Nationals 2 @ Cubs 1

Box Score / Highlights

Opening day is always hard to watch unless it’s a blowout win. There is so much emotion involved for me. I liken it to the equivalent of when you give something up for lent that you so badly want. When it finally comes time to partake in it again that first time, there is so much hype that it can’t possibly deliver fully. For me, not watching spring training games is the lent for my baseball passion. As a result, when opening day comes I’m so jacked that I can’t think about anything else, which in turn leads to immense emotional angst when we lose in the fashion we did today. I came away from the loss with two main thoughts.

The bullpen is going to be a work in progress – Looking over the pen, is there really a guy in there that strikes fear in the heart of the opponent and relief in your mind that the inning is taken care of? When I look at the guys in this current pen, I don’t feel confidence yet in any of them. There is definitely potential there to be very good. Guys like Rafael Dolis and James Russell have a lot of upside from the right and left side and show the promise of being the setup men later this year, but they’re unproven. Jeff Samardzija, who came on in the second half of the season last year was a welcomed edition to the pen, but he’s now in the rotation. Andrew Cashner, who projected to be the potential successor to Carlos Marmol in the 9th inning is now a San Diego Padre. As a result, we’ll have to take a wait and see approach to what we have. I think the key, and it’s something I love about how the pen is constructed, is to continue to stay relatively low budget in the pen and develop guys on the cheap from the system. Guys in the pen are so fickle with their numbers so paying big money for big names is absurd to me. Because of that, I’m willing to give the young guys in the pen a pass. Guys like Kerry Wood and Marmol, who both allowed a run today, do not get the pass. Wood came in today with one simple job to do. Get one out. The situation not urgent as there were two outs and a simple runner on 1st. You have to be able to get the game to the 9th in that situation. There’s simply no excuse. Did the umpire call a tight zone? Sure, there is no doubt Wood was squeezed on a number of strikes, but you can’t let the umpire beat you. Looking at the heat map you can see that Dana DeMuth was less than reliable with the high strike, which was the pitch he squeezed Wood on in the 8th.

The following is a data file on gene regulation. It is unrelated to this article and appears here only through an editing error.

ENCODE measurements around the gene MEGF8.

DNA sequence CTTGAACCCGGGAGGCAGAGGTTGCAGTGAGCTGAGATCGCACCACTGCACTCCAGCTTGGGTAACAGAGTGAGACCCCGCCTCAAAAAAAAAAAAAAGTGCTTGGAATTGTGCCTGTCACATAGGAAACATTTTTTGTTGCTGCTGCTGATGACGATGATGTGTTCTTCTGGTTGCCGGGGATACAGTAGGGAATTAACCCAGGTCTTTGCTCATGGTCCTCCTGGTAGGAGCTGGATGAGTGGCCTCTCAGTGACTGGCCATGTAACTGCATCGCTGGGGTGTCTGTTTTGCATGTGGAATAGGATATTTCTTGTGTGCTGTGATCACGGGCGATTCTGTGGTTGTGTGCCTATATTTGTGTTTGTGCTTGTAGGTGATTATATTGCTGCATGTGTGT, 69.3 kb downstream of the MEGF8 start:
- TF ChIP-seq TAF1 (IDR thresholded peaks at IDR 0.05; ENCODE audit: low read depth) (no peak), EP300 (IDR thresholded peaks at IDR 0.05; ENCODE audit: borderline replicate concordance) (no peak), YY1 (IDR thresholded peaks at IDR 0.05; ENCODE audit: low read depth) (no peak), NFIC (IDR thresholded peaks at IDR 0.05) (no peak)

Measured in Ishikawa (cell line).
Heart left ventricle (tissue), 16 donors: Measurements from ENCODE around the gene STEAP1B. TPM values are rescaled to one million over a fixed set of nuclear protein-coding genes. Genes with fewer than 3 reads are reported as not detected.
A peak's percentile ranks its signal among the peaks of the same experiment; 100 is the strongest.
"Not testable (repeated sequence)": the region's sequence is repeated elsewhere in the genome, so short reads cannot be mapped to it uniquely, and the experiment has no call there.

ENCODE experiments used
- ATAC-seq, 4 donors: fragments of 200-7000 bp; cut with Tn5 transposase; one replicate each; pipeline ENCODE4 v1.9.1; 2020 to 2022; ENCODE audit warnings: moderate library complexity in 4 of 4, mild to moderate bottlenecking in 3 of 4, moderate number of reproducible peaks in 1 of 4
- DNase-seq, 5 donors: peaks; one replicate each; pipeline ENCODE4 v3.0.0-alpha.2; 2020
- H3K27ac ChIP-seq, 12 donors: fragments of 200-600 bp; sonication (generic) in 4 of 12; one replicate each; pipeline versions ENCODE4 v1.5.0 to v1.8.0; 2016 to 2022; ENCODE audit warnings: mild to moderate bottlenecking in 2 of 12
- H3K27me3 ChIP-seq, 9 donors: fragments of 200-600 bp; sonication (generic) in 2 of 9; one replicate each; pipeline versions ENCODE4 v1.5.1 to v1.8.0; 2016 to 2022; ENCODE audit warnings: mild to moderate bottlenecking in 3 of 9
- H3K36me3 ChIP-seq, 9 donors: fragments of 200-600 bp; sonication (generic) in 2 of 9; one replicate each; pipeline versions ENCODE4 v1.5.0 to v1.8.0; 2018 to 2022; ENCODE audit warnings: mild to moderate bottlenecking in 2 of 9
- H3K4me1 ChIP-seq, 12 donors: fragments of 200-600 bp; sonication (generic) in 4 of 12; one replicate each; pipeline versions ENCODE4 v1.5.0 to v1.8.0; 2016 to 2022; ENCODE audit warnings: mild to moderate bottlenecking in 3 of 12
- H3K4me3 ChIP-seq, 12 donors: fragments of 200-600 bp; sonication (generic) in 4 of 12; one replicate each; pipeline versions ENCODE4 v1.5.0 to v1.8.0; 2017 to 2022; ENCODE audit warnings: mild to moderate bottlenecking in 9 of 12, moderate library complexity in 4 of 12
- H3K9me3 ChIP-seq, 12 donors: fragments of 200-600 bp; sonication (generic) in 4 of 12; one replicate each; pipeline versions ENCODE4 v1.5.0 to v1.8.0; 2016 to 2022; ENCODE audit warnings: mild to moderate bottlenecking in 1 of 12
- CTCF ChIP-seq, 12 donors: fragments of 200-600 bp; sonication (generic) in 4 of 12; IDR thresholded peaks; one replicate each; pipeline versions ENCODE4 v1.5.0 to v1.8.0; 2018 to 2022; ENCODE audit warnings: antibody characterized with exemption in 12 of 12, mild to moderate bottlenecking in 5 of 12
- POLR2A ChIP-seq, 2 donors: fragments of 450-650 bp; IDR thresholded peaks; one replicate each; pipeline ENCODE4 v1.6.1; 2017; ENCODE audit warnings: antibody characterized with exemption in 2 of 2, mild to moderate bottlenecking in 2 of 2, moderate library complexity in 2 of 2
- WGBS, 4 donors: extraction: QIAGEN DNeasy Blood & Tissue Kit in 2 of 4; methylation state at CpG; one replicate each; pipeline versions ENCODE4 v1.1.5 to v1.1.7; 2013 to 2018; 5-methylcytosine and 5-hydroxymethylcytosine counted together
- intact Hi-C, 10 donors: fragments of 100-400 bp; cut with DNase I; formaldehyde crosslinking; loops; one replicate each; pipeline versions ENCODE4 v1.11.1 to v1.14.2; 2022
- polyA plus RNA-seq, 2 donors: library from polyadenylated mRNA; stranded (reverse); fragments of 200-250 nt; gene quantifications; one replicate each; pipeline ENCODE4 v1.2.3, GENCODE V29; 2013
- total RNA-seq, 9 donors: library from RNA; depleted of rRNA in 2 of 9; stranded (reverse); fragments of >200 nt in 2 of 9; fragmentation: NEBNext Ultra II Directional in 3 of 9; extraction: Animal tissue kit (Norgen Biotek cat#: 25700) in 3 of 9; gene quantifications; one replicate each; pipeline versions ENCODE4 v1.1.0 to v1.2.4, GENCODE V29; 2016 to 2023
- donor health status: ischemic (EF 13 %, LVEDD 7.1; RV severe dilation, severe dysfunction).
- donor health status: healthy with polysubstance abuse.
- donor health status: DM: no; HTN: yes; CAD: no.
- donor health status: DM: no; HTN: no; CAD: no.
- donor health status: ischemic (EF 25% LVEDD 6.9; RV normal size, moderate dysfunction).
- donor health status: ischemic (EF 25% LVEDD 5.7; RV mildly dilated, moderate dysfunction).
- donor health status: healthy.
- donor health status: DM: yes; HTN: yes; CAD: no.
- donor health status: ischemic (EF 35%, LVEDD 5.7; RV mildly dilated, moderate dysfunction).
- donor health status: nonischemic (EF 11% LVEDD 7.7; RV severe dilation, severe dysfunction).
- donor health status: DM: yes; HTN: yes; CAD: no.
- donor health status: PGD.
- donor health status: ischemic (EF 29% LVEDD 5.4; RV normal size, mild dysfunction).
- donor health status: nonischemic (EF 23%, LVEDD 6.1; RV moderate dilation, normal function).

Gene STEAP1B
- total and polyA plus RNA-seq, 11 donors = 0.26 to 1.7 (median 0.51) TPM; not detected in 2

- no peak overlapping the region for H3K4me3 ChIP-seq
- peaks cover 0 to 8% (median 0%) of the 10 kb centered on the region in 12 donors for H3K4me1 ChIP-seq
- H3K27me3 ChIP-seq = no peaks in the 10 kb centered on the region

If you put yourself in that position, you deserve to get what you get. It’s just a shame that the pen couldn’t hold such a nice performance by Ryan Dempster.

Situational awareness has to be betterThere were several instances where I was simply shaking my head and the result on the field based on the situation. The first came in the bottom of the 4th when Soriano tried to steal 3rd base. At the time, there were two men on an just one out in a scoreless game. You have to know the situation. I don’t know if Soriano was sent or if he ran on his own, I got the impression from the Svuem press conference that he was sent. Either is inexcusable. Later in the game, after a triple that was nearly a game tying home run by Ian Stewart in the 9th gave the Cubs a shot to send the game to extras. At that point, you have one out and a man on third. In that situation, the expected run output is .967. It’s almost a lock that we tie that game. Why run on contact? I don’t see the point. Take the two at bats and try to knock a single to get the guy home. Don’t run yourself out of the game.

It definitely sucks to lose on opening day and it sucks even more to lose the way we did. It’s important to remember that it’s only one game and we’re not expected to win consistently anyway. I understand that, I just don’t like losing the way we did.

Archive of the Opening Day Live Blog

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Joe Aiello is the founder of View From the Bleachers and one of the lead writers as well as host of VFTB Radio. Growing up in Chicago, he fondly remembers attending games in the bleachers before that was the popular thing to do. Currently Joe resides in North Carolina with his wife and three kids. Connect with Joe via Twitter / Facebook / E-mail